#17 – The Secret, by Elizabeth Hunter
- Read: 1/29/20 – 1/30/20
- Mount TBR: 17/150
- The Ultimate PopSugar Reading Challenge: Your favorite prompt from a past PSRC (the next book in a series you’re already reading)
- Rating: 3/5 stars
I’d give this an actual rating of 3.5 stars, because I do feel it’s better than The Singer, which I gave three, but overall I don’t feel like it’s a four-star read.
I love that Ava and Malachi are back together and working on sorting themselves out–they’re a power couple again, in some senses literally, and their banter and occasional arguments and making up are fun, sweet, and occasionally epic.
But the politicking is just as present and just as complicated, and really I don’t feel like the first book (much as I adore it) did enough groundwork to set up and support this intricate a tale of political maneuvering. The second book felt like a complete stylistic departure in its subject matter–the main reason that I didn’t like it nearly as much–and this book is a synthesis of the romance of the first and the sociopolitical mess of the second. So it’s better because we get the romance back, and I like that, but it’s still a whole lot of people yelling at each other a lot about change and enemies and how their society should work in the future. Which isn’t bad, but kind of isn’t what I thought I was signing up for when I started the trilogy.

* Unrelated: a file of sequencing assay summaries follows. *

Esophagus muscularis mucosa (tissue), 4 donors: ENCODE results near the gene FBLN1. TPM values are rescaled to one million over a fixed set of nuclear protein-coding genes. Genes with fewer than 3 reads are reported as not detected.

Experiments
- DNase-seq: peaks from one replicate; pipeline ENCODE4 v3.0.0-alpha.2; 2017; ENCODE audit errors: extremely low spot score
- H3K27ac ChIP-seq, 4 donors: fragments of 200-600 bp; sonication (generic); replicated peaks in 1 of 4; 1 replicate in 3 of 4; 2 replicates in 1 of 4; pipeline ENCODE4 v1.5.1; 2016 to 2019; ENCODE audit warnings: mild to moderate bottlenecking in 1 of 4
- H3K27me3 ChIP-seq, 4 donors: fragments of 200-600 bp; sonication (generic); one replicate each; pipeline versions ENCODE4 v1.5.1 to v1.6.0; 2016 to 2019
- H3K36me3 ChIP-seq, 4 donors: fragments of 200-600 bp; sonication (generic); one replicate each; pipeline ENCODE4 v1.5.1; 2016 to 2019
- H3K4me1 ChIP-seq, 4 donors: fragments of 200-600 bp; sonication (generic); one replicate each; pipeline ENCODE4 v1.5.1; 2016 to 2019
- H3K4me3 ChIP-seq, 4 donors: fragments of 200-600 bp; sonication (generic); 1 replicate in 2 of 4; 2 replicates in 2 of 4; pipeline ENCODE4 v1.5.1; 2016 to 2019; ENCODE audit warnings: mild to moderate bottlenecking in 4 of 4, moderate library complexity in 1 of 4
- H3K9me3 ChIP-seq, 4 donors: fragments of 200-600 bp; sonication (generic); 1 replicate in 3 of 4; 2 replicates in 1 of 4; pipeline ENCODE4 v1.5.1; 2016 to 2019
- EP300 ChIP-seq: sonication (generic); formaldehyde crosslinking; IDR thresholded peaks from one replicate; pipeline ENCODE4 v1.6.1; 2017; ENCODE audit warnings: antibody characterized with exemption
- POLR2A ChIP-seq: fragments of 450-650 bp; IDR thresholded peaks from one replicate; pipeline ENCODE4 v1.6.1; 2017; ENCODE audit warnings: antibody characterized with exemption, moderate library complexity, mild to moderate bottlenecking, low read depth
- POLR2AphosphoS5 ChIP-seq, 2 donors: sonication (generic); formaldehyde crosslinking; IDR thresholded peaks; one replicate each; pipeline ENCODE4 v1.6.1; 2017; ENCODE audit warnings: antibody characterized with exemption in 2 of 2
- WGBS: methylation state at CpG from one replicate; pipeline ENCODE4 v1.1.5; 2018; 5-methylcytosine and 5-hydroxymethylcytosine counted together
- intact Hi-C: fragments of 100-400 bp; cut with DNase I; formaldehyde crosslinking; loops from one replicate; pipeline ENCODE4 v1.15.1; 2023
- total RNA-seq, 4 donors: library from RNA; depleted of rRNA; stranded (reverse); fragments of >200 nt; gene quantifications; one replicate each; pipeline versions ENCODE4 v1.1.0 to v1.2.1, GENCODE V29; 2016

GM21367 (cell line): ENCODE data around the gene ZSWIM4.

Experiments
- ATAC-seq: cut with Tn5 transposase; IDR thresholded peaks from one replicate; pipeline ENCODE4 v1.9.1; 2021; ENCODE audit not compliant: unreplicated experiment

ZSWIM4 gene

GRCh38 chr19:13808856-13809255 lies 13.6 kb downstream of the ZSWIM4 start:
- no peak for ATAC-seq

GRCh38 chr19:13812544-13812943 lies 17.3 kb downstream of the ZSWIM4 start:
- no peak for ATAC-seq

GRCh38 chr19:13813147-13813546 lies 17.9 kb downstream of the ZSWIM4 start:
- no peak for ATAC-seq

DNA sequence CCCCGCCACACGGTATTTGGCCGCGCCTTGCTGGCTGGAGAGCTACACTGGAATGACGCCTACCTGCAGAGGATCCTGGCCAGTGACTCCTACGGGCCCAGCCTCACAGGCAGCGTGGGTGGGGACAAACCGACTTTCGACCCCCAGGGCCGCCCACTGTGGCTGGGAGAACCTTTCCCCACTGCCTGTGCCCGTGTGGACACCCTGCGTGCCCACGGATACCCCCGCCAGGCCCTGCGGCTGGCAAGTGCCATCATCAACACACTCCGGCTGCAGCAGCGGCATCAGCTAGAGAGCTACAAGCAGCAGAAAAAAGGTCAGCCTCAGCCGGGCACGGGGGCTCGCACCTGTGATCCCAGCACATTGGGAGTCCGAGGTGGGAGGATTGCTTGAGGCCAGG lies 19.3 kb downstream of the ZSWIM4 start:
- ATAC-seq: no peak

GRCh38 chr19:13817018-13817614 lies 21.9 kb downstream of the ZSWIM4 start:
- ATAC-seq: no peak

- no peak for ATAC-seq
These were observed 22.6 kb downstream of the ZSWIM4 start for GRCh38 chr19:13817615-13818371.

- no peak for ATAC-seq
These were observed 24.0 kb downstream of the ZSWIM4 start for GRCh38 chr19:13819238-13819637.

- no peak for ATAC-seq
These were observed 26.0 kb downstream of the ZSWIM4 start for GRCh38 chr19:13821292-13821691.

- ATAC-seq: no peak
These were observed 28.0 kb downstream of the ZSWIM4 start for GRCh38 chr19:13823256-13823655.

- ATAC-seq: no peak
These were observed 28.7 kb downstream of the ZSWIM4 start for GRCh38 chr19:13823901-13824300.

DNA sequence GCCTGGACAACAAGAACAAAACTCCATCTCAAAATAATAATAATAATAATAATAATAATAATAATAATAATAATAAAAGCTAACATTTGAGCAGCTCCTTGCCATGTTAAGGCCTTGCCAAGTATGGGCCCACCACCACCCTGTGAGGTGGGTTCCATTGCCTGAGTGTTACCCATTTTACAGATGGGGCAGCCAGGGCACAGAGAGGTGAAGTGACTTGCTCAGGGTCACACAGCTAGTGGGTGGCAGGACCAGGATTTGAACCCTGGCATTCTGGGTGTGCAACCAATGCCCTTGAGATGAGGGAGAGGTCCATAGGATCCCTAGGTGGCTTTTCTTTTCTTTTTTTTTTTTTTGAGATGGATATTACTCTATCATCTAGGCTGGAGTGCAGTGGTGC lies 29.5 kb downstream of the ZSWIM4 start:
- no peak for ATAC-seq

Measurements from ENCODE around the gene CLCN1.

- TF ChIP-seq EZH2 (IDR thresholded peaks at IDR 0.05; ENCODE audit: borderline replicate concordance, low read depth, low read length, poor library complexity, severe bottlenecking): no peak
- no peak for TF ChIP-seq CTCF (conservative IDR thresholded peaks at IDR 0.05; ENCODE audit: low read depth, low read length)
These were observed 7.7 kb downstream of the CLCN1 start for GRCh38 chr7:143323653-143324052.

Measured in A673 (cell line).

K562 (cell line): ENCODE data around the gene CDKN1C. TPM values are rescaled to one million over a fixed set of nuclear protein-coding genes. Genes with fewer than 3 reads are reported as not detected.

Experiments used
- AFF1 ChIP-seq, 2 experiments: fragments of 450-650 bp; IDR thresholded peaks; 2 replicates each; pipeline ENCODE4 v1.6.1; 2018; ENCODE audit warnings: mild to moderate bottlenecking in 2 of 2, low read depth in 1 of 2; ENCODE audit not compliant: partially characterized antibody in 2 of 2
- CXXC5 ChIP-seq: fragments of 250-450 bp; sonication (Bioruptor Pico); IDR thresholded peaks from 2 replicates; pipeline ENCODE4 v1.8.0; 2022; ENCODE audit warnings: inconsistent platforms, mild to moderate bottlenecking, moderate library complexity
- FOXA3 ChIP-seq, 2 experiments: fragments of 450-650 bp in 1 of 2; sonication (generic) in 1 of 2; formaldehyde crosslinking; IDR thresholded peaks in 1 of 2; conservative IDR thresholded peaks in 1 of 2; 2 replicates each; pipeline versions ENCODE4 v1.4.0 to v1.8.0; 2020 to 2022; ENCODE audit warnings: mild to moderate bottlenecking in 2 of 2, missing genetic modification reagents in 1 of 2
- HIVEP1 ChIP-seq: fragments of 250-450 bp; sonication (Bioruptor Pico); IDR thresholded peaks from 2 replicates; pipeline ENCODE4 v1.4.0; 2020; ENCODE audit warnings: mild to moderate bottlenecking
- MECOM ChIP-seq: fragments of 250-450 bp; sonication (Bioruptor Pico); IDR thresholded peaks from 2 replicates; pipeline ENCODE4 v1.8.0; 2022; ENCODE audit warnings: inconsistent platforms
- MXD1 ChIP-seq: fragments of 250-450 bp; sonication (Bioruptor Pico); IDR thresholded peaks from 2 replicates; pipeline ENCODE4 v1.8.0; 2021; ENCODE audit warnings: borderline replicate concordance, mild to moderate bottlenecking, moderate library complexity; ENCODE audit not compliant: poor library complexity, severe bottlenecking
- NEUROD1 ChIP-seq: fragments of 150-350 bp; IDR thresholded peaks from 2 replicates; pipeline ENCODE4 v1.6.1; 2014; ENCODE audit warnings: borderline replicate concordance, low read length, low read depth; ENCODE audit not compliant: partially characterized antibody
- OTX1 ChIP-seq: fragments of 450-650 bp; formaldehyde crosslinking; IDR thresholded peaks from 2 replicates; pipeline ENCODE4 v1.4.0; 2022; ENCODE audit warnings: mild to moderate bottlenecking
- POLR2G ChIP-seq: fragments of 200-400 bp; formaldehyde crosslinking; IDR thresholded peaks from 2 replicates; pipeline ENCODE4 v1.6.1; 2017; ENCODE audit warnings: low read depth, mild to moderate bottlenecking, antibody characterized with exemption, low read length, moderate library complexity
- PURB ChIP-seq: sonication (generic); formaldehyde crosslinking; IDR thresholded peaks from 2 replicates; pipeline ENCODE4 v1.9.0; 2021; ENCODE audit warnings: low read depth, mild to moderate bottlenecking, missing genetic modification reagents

I’ll be honest–I wanted more of what we got in the first book and less of the epic angel battles and politics. That being said, of course the epilogue is centered on Ava telling Malachi she’s pregnant. Surprise! It might be to him but I saw it coming a mile away. And while it does make sense in this context, it’s a style of happily-ever-after ending that I’m honestly tired of seeing, because the taint it carries from all the times I’ve read it before on stupid books has poisoned me somewhat against it. Not the book’s fault, my personal bias and I’ll own that, but it was a letdown.
So I don’t think this book is bad, I think it’s just not really enough of what I actually wanted from it.
#18 – Breakaway, by Catherine Gayle
- Read: 1/30/20 – 1/31/20
- Mount TBR: 18/150
- The Ultimate PopSugar Reading Challenge: A book with a main character in their 20s
- Rating: 3/5 stars
There are a lot of things I truly enjoyed about this book, and a lot of things I think were weak and deserved better treatment. They’re all tangled together, though, so this is going to be a bumpy
First, the premise. A hockey-playing girl is gang-raped after one of her games, and years later, after nearly every kind of therapy she can reasonably try, she’s recommended by her doctors to try a sex therapist who will both counsel her and also sleep with her, in the name of helping her past her trauma.